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Researchers at the University of Massachusetts found that nearly ninety-six percent of chronic medical conditions can be considered “invisible illnesses.” Poet Amba Elieff details her own experiences with chronic illness via one small tattoo. Read Spoon Tattoo here.
Notes From A 10 a.m. Appointment
In which our protagonist enters the Zoom room for a psych evaluation, eager and nervous to uncover the next phase of her healing journey. Poet and author Clara Olivo details what happens when nothing goes as planned. Read Notes From A 10 a.m. Appointment here.
Searching for Bunker Norms
It’s the end of the world. Then again, we Spoonies have always been able to adapt. While the non-disabled, richest one percent were hidden underground in bunkers during the catastrophe, a network spearheaded by a disabled woman had secretly gathered to protect the most disregarded of the population. Read Searching for Bunker Norms here.
Food: A Relationship
In her essay, Knee Brace Press EIC Nicole Zelniker chronicles her relationship with food through the lens of OCD, anorexia, and Crohn’s disease. The essay is an ode to recovery as well as community in the form of “badass, body positive friends.” Read Food: A Relationship here.
Ode to Chronic Illness
“Music is my liberation/the medicine to my soul/the bridge between two realms in which/I coexist.” Poet and author Clara Olivo is back with a poem about music, chronic pain, and resilience. Read Ode to Chronic Illness here.
Does your anxiety stick to you, like glitter or sand? In their new poem, Staying Sparkly, Sojourner “Hughes” Davidson details their relationship with anxiety and how closely it adheres to their skin, however often they try to wash it away. Read Staying Sparkly here.
To Thrive in Darkness
“We were friendly with the dark.” So begins Jamieson Wolf’s To Thrive in Darkness, a short story where the characters live in a fictional labyrinth, but the narrator’s experiences with disability are strikingly similar to Wolf’s own experiences with multiple sclerosis and cerebral palsy. Read To Thrive in Darkness here.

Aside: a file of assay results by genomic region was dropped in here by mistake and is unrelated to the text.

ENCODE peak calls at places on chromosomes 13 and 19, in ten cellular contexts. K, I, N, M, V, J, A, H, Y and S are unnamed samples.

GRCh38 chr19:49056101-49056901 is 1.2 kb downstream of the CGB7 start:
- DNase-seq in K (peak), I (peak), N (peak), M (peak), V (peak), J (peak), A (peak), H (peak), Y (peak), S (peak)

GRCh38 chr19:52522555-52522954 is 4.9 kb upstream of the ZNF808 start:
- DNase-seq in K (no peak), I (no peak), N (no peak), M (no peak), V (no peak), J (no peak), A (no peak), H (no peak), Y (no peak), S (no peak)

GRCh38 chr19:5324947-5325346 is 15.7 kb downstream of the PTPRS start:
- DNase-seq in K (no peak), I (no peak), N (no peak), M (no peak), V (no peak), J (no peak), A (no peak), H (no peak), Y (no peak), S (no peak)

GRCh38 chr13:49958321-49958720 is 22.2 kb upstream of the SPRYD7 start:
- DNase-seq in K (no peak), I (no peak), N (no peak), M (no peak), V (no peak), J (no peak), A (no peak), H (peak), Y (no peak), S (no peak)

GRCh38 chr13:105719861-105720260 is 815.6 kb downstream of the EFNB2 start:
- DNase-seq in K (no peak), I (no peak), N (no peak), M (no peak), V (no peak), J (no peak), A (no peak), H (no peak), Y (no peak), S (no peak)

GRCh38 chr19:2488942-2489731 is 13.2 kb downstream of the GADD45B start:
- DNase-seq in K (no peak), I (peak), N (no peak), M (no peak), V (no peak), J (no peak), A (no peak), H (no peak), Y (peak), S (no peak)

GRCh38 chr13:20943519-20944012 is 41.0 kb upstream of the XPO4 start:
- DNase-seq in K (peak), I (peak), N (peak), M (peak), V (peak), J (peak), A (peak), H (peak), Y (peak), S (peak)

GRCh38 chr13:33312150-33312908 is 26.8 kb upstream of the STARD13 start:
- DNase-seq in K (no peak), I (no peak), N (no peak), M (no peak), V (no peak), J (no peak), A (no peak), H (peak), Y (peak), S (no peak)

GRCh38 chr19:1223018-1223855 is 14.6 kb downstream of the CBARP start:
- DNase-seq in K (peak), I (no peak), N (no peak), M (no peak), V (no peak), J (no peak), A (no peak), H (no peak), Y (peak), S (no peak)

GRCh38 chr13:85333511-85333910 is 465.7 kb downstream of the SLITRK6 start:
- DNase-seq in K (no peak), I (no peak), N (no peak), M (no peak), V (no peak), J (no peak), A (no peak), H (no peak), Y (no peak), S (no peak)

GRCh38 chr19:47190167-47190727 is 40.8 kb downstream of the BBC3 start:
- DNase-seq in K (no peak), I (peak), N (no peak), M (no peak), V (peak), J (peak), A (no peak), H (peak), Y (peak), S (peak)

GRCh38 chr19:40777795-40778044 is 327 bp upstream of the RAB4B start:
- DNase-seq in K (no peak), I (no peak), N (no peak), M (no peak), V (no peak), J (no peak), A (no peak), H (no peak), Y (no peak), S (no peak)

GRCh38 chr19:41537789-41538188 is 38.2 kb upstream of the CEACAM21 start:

Try to Understand
So often, neurodivergent folks have to mask who they are in order to fit in. In her poem Try to Understand, poet and author Clara Olivo touches on how she hid her inner self in order to appear neurotypical, to the point she began to believe it was necessary. Read Try to Understand here.
Sometimes, all we need is a little help, even if that help comes from an unexpected source. Author Amanda Cessor shares with us a fantastical short story about her very real experiences with ADHD, anxiety, and depression. Read Summoning Serotonin here.
At twenty years old, Julián Esteban Torres López wrote Neurodivergent, a piece about how his ADHD, aphantasia, autism, and OCD intersect in his own mind. Torres López is the founder of The Nasiona, a movement and non-profit that advocates for and centers personal stories of historically marginalized voices. Listen to and read Neurodivergent here.
As a stage IV cancer patient, Pacific Northwestern poet Lara Haynes Freed learned of a new metastasis. Her poem Resection chronicles her experience with her diagnosis. Freed holds an MA in linguistics from the University of Kansas and has been published in multiple literary magazines. Read the poem here.
Sojourner “Hughes” Davidson’s poem, Ache Awake, deals with the speaker’s chronic pain, migraines, and insomnia. A DMV-based poet writing about the mind and the body, Davidson has previously published two poems in the Guilford College lit mag, The Greenleaf Review. Read the poem here.